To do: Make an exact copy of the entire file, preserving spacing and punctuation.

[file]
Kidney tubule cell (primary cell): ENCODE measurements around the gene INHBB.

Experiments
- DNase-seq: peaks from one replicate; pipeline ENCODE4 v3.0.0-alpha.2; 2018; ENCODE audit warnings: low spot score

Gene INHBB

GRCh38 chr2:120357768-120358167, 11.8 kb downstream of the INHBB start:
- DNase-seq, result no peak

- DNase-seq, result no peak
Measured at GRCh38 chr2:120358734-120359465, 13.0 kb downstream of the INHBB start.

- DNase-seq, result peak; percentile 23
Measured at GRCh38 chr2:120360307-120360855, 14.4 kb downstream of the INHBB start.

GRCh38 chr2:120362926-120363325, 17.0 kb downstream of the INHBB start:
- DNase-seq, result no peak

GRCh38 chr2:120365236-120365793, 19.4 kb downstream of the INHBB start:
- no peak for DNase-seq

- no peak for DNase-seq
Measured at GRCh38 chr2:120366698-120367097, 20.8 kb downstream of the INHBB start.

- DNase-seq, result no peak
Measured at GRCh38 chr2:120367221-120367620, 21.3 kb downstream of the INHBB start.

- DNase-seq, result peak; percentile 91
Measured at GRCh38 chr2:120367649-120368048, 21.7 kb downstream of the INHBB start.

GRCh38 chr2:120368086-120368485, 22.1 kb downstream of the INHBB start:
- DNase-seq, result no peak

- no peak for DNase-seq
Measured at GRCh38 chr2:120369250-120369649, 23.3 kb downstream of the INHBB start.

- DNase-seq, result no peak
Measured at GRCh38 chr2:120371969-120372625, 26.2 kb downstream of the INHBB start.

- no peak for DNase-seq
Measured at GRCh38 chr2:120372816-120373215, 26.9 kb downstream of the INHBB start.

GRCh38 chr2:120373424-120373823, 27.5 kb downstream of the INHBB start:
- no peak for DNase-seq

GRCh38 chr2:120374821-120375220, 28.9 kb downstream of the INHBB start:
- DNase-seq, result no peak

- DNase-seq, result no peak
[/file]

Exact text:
Kidney tubule cell (primary cell): ENCODE measurements around the gene INHBB.

Experiments
- DNase-seq: peaks from one replicate; pipeline ENCODE4 v3.0.0-alpha.2; 2018; ENCODE audit warnings: low spot score

Gene INHBB

GRCh38 chr2:120357768-120358167, 11.8 kb downstream of the INHBB start:
- DNase-seq, result no peak

- DNase-seq, result no peak
Measured at GRCh38 chr2:120358734-120359465, 13.0 kb downstream of the INHBB start.

- DNase-seq, result peak; percentile 23
Measured at GRCh38 chr2:120360307-120360855, 14.4 kb downstream of the INHBB start.

GRCh38 chr2:120362926-120363325, 17.0 kb downstream of the INHBB start:
- DNase-seq, result no peak

GRCh38 chr2:120365236-120365793, 19.4 kb downstream of the INHBB start:
- no peak for DNase-seq

- no peak for DNase-seq
Measured at GRCh38 chr2:120366698-120367097, 20.8 kb downstream of the INHBB start.

- DNase-seq, result no peak
Measured at GRCh38 chr2:120367221-120367620, 21.3 kb downstream of the INHBB start.

- DNase-seq, result peak; percentile 91
Measured at GRCh38 chr2:120367649-120368048, 21.7 kb downstream of the INHBB start.

GRCh38 chr2:120368086-120368485, 22.1 kb downstream of the INHBB start:
- DNase-seq, result no peak

- no peak for DNase-seq
Measured at GRCh38 chr2:120369250-120369649, 23.3 kb downstream of the INHBB start.

- DNase-seq, result no peak
Measured at GRCh38 chr2:120371969-120372625, 26.2 kb downstream of the INHBB start.

- no peak for DNase-seq
Measured at GRCh38 chr2:120372816-120373215, 26.9 kb downstream of the INHBB start.

GRCh38 chr2:120373424-120373823, 27.5 kb downstream of the INHBB start:
- no peak for DNase-seq

GRCh38 chr2:120374821-120375220, 28.9 kb downstream of the INHBB start:
- DNase-seq, result no peak

- DNase-seq, result no peak